I’ve set DEVONthink to display suffixes.
When I use
set theName to name of theRecord in a new database I get the the name without suffix.
Doing this in different old databases I get the name with suffix,
Never found that confusing as I display suffixes and thought this was normal behaviour, but it now seems to be a bug
In version 2 there was an import preference to name files with/without extension, in version 3 there’s now a display preference that can be changed anytime. The old files were probably imported with the extension and AppleScript always delivers the name independent of the preferences.
Does that mean something like this doesn’t make sense and I have to
check the string if it contains a suffix?
set displaySuffix to do shell script "defaults read com.devon-technologies.think3 DisplaySuffix"
if displaySuffix = 1 then set theName to Basename(theName)
set revName to reverse of characters of theName as string
set revNameWithoutExtension to characters ((character offset of "." in revName) + 1) thru -1 in revName as string
set theBasename to reverse of characters of revNameWithoutExtension as string
If so, any hint how to check for a suffix?
AppleScript doesn’t depend on preferences, therefore the most reliable solution is probably to get the extension of the path and then to check whether the name has the same extension.
Here’s a handler to get the name without suffix
set theName to my recordName(name of theRecord, filename of theRecord)
on recordName(theName, theFileName)
set revName to reverse of (characters of theName) as string
set suffixName to reverse of (characters 1 thru ((character offset of "." in revName) - 1) in revName) as string
set revFileName to reverse of (characters of theFileName) as string
set suffixFileName to reverse of (characters 1 thru ((character offset of "." in revFileName) - 1) in revFileName) as string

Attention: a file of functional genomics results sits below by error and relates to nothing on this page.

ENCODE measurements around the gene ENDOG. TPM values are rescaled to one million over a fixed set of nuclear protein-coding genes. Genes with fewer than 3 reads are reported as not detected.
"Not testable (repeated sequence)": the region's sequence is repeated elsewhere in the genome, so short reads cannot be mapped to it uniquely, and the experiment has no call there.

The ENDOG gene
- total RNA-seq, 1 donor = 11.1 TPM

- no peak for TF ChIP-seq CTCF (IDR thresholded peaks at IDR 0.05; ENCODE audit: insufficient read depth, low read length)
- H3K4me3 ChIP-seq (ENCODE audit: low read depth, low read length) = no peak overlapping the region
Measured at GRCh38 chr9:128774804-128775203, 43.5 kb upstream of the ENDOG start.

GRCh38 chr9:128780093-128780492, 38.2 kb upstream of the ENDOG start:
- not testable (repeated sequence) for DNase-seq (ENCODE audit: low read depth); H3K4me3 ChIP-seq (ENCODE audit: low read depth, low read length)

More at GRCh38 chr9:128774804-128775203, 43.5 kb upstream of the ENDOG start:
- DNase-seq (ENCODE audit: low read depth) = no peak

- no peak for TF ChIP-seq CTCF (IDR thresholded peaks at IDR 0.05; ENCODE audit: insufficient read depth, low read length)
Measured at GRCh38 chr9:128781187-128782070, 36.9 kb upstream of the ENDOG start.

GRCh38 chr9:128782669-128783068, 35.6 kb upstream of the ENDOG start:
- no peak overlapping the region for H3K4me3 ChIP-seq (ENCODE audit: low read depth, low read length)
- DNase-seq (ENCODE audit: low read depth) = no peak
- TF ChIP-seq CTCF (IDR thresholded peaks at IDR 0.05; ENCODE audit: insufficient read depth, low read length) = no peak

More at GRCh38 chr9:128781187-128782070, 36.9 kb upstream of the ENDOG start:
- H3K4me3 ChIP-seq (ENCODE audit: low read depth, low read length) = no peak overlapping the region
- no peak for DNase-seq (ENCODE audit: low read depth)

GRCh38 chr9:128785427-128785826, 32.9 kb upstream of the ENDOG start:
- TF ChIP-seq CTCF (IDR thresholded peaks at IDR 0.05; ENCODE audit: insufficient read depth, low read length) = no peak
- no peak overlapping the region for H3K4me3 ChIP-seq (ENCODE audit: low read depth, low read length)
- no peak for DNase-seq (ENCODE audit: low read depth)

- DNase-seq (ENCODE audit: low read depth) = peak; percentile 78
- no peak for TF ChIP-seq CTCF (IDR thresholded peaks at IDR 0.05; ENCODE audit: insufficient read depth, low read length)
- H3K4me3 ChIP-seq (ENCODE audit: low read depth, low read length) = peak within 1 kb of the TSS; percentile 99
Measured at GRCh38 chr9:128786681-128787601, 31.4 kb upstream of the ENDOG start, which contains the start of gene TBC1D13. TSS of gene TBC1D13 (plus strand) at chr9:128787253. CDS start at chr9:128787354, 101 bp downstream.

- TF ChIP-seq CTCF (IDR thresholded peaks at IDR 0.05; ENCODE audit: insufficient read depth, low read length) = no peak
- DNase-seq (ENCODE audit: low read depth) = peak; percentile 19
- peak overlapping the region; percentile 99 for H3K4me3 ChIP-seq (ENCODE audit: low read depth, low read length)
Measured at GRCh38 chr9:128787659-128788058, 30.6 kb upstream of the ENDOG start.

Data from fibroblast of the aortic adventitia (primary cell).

if suffixName = suffixFileName then set theName to reverse of (characters ((character offset of "." in revName) + 1) thru -1 in revName) as string
Note: You’re processing the record’s name and filename before determining if they need to be processed in the first place. While modern computers are fast enough to not be bogged down by this, at scale you are wasting CPU cycles processing things that don’t need to be processed.
Here’s a teaching edition version that first determines if the name needs to be processed. It also processes the name is a different fashion, using AppleScript’s text item delimiters in a way not as often seen.
tell application id "DNtp"
set sel to item 1 of (selection as list)
if (name of sel) = (filename of sel) then -- If the name and filename are equal, the name has an extension
my stripextension(name of sel as string) -- Pass the record's name to the handler
set ot to AppleScript's text item delimiters -- Cache the default text delimiter
set reversedName to (reverse of characters of recordName) as string -- Reverse the characters of the name and put it into a new string
set AppleScript's text item delimiters to "." -- Split the reversed name on "."
set nameComponents to (text items of reversedName) -- Get the components
set culledName to (items 2 thru -1 of nameComponents) as string -- Get the components, ignoring the first which is the extension, as a new string joined with the text delimiter if present
set AppleScript's text item delimiters to ot -- reset the text delimiter
set newName to (reverse of characters of culledName) as string -- Reverse the reversed name again
In general you’re right about only processing if necessary (I often forget that) but in this case it wouldn’t catch duplicates, so adding
number of duplicates would be necessary. This usage of text item delimiters is nice, thanks!
Doesn’t that set the revNameWithoutExtension to the part of the file name before the first dot? So if the file name would be “first part.second part.pdf”, the revNameWithoutExtension becomes “first part”?
I’m referring to Pete’s version of the script. Bluefrog’s does fix this issue by reversing the name and then looking for the dot. Instructive to see what one can do. Although it would be a lot easier if Applescript’s vocabulary was richer.
Ah, I forgot to change
theName. Fixed it, now it’s clear that I’m also reversing the string before looking for the dot.